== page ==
Tree Cookies. Tree Cookies.
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They're round. They're full of fiber. But unless you're a termite, you can't eat tree cookies!Tree cookies are cross sections of tree trunks that foresters and teachers use to illustrate how trees grow. Tree cookies reveal the many different layers that make up a tree. And each layer can tell us something about the tree's life and the climate in which it grew.Item 1 is called the cambium. It is a layer or zone of cells, just one cell thick, inside the inner bark. The cambium produces both the xylem and phloem cells. This is where diameter growth occurs, and where rings and inner bark are formed.Item 2 is the phloem or inner bark. This layer carries sugar made in the leaves or needles down to the branches trunks and roots, where it is converted into the food the tree needs for growth.Item 3 is the xylem or sapwood. This layer carries the sap (water plus nitrogen and mineral nutrients) back up from the roots to the leaves. Sapwood gives a tree its strength.Item 4 is a growth ring. The lighter portion is called the "early wood" (because it grows in the spring), and the darker portion the "late wood" (which grows in the summer). Together, they represent one year of growth. (You can count the rings to see how old a tree is!)Item 5 is the heartwood. Heartwood develops as a tree gets older. It is old sapwood that no longer carries sap, and gives the trunk support and stiffness. In many kinds of trees, heartwood is a darker color than sapwood, since its water-carrying tubes get clogged up. The tree cookie at right, like many of its fellow young pines, has not developed heartwood yet.Layer 6 is the outer bark. This layer protects a tree from insects and disease, excessive heat and cold, and other injuries.
How climate works･
How climate affects plants and animals, and･
What things can cause climate to change, such as gases in the air.
We can use the info to compare what's going on today with what happened ten years ago, hundreds of years ago, or even millions of years ago! The info from the past can be used to help scientists figure out what could happen in the future if the temperature goes up from people putting so many greenhouse gases into the air. It can help them understand how climate could change and what it could do to plants and animals.Things scientists study to learn about climate in the past include:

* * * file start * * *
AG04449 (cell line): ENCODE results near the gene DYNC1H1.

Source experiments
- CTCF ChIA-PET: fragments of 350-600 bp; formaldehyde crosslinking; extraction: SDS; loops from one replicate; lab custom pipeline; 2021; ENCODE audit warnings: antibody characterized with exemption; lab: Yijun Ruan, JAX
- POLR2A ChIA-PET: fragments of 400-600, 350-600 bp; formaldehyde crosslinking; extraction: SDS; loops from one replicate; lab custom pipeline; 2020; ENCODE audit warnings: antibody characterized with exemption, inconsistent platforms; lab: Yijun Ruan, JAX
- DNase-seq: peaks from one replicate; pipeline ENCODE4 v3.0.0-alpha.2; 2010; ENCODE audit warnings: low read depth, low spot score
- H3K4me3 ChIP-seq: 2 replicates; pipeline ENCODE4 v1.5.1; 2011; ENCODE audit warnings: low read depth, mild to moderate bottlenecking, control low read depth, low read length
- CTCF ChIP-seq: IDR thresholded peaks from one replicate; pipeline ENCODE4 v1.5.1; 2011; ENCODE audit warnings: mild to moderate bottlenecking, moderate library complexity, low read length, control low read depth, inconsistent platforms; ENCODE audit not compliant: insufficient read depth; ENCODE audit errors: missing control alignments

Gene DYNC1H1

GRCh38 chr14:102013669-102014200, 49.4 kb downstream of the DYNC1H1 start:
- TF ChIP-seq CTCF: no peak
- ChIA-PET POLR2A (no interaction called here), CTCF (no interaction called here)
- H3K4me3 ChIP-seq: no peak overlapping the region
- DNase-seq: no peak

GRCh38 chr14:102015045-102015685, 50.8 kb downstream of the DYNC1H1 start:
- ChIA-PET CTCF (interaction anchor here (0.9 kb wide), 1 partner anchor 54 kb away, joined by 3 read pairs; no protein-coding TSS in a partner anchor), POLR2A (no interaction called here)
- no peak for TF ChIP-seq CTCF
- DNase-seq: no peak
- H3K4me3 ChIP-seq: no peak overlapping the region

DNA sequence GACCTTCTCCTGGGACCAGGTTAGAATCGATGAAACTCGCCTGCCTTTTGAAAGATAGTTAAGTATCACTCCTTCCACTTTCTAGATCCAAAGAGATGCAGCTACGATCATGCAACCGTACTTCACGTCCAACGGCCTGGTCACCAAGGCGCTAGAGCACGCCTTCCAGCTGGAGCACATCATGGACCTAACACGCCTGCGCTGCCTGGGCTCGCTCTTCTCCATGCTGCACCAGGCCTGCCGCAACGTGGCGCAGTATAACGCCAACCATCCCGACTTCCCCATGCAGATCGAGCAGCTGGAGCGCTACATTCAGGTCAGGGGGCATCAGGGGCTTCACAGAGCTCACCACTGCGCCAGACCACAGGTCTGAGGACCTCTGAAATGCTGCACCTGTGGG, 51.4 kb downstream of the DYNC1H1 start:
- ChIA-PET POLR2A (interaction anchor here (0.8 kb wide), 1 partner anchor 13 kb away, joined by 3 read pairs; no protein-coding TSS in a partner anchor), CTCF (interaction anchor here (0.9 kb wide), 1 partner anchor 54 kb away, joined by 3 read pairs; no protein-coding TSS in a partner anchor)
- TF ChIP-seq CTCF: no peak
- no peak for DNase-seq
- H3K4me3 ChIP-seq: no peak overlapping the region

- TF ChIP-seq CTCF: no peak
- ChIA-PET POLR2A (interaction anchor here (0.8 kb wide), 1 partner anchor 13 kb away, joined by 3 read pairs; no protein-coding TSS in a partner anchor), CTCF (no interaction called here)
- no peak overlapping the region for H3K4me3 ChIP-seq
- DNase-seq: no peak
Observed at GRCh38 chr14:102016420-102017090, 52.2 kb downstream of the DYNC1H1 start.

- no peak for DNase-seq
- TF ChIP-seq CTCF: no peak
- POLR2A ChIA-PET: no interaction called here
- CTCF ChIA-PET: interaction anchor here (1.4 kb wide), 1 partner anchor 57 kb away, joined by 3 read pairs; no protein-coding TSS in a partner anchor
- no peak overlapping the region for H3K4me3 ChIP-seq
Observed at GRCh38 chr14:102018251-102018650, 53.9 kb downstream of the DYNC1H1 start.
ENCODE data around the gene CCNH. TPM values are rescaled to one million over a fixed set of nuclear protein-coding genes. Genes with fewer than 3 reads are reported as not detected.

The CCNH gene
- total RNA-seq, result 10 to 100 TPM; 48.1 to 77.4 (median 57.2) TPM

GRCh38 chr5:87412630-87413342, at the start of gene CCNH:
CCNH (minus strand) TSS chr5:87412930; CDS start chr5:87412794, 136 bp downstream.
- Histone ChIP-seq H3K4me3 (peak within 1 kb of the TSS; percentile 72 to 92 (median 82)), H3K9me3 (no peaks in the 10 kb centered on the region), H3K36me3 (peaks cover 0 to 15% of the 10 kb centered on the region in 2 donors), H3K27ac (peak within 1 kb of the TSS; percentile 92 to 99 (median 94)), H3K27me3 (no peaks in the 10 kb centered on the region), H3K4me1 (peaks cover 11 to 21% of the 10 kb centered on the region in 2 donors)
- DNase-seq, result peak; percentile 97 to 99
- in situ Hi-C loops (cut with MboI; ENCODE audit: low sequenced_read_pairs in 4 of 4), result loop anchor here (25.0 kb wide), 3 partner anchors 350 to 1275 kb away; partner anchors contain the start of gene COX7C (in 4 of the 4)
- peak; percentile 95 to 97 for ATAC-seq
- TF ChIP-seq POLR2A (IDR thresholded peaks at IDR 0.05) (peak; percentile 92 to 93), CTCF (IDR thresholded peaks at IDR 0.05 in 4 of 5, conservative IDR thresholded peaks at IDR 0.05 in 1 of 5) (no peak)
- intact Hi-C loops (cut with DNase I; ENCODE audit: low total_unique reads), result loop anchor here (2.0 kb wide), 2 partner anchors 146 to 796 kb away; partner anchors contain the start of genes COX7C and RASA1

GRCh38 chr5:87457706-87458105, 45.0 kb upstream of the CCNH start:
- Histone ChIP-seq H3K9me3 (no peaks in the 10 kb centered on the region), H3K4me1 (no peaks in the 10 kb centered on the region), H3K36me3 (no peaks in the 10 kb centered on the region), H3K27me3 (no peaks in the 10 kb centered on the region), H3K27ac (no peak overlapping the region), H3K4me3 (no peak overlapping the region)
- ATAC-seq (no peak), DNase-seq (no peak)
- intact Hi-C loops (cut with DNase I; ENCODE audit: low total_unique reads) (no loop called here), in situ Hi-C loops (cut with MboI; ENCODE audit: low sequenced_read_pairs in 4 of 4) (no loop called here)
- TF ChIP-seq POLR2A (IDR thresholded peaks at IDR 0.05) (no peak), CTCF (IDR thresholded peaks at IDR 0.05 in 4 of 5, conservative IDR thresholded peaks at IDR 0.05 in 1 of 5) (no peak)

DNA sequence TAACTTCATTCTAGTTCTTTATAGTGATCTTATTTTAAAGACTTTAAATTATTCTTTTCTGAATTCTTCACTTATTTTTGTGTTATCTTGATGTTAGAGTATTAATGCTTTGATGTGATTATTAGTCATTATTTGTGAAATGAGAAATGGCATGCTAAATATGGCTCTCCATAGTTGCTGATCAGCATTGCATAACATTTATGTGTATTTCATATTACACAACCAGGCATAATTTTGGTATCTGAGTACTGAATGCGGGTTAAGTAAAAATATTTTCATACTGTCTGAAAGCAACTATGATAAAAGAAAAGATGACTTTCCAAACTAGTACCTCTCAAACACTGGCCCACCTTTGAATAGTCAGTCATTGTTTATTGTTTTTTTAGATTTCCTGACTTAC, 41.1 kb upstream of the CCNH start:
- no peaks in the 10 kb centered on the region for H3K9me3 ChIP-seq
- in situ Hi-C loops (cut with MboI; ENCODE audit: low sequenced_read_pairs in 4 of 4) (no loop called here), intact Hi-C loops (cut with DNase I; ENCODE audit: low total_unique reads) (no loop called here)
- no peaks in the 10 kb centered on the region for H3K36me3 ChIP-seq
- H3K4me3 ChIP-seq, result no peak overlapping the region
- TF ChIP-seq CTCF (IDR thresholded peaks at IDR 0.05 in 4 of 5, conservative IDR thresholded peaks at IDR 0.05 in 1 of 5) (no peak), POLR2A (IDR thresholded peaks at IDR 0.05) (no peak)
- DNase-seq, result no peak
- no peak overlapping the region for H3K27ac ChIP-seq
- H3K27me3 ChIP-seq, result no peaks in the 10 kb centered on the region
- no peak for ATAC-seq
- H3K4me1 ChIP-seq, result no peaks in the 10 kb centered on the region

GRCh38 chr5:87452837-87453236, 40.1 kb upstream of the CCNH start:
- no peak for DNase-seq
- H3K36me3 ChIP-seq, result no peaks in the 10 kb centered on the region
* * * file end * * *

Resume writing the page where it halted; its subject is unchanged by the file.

The rings of a tree give us a lot of information about the age of the tree, its health, and the climate conditions during each year of its growth. Just for fun, predict the number of rings on each of the tree cookies on this page. They are about the same size, but are they of the same age? Count the rings and find out. Hmmmm. How might you account for the differences? (HINT: Think about all the things a tree needs in order to grow.)
Here are some explanations to help you think about it: The tree cookie on the first slide has a small number of wide rings, indicating that it came from a young tree that grew in an area where it had little competition for the things a tree needs to grow -- such as sunlight, water, and nutrients.
This cookie has many tight rings. It is from an older tree that grew with more competition. The fact that the center rings are offset indicates that the tree either grew on a slope or had to grow around some sort of obstruction. If you were a forest manager, how could you use your knowledge about tree growth to manage a forest for wood production? For wildlife habitat? For water quality? Or for all three? (Most forest managers manage for all these benefits -- and more! What an interesting and challenging job!
How we do it:
The tree's age can be figured out by counting the pairs of light and dark rings. It's easier to see the dark rings so they are usually the ones used for counting. Start with the first dark ring in the centre and counts out to the last dark ring before the bark.
To help figure out what climate the tree grew in and what the environment was like, look at each ring:
Thickness: How wide a ring is can tell you if the environment was good or bad for the tree to grow in. In years when the amount of rain and temperature were good a tree's rings are wider. In bad years a tree's rings are thinner.
Shape: If rings start to become thinner on one side than the other it probably means the tree is leaning over to one side. High winds or a big storm can cause a tree to lean.
Also look for strange marks, like scars, and other "pieces of evidence." Scars can be left by insects or disease. A forest fire can leave burnt marks.
What happened to this tree? The off-centered rings show that at one time it started growing at an angle. It could be growing on a slope, or may have been pushed on by another tree, or a rock.
This tree was injured when it was only four years old! It has a scar that is healing over. The tree might have been injured by a fire.
This tree has had very slow growth its entire life. It is 16 years old, but is the same size as the tree above. It may not be getting enough water, nutrients, or sunlight due to an overcrowded forest.